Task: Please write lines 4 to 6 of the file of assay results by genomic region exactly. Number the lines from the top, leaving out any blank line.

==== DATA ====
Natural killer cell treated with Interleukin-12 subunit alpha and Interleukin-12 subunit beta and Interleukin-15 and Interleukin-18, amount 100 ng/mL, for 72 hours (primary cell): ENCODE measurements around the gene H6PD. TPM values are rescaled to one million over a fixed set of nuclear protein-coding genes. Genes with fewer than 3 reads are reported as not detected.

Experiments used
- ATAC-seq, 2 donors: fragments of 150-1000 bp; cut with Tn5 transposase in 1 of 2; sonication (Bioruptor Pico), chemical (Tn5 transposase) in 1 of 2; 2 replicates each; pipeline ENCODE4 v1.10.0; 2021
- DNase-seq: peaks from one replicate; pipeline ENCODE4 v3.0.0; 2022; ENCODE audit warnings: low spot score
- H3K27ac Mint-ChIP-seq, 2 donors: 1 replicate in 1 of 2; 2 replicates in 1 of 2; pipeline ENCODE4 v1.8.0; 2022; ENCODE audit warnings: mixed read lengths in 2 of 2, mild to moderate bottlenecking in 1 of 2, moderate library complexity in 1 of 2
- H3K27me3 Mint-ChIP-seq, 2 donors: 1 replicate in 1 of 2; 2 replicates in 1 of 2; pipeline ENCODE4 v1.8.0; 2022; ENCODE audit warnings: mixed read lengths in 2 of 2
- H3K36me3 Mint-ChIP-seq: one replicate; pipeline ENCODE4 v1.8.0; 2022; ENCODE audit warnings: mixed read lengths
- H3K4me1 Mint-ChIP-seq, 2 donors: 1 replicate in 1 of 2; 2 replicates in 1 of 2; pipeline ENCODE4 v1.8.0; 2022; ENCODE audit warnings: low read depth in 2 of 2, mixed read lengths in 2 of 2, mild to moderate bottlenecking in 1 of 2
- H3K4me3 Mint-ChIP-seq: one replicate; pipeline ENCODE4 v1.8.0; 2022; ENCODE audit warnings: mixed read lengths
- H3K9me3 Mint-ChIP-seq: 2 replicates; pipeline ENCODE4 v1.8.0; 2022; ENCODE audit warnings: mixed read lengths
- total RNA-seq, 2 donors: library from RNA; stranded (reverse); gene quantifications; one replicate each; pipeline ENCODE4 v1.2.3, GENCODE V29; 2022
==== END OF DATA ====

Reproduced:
- DNase-seq: peaks from one replicate; pipeline ENCODE4 v3.0.0; 2022; ENCODE audit warnings: low spot score
- H3K27ac Mint-ChIP-seq, 2 donors: 1 replicate in 1 of 2; 2 replicates in 1 of 2; pipeline ENCODE4 v1.8.0; 2022; ENCODE audit warnings: mixed read lengths in 2 of 2, mild to moderate bottlenecking in 1 of 2, moderate library complexity in 1 of 2
- H3K27me3 Mint-ChIP-seq, 2 donors: 1 replicate in 1 of 2; 2 replicates in 1 of 2; pipeline ENCODE4 v1.8.0; 2022; ENCODE audit warnings: mixed read lengths in 2 of 2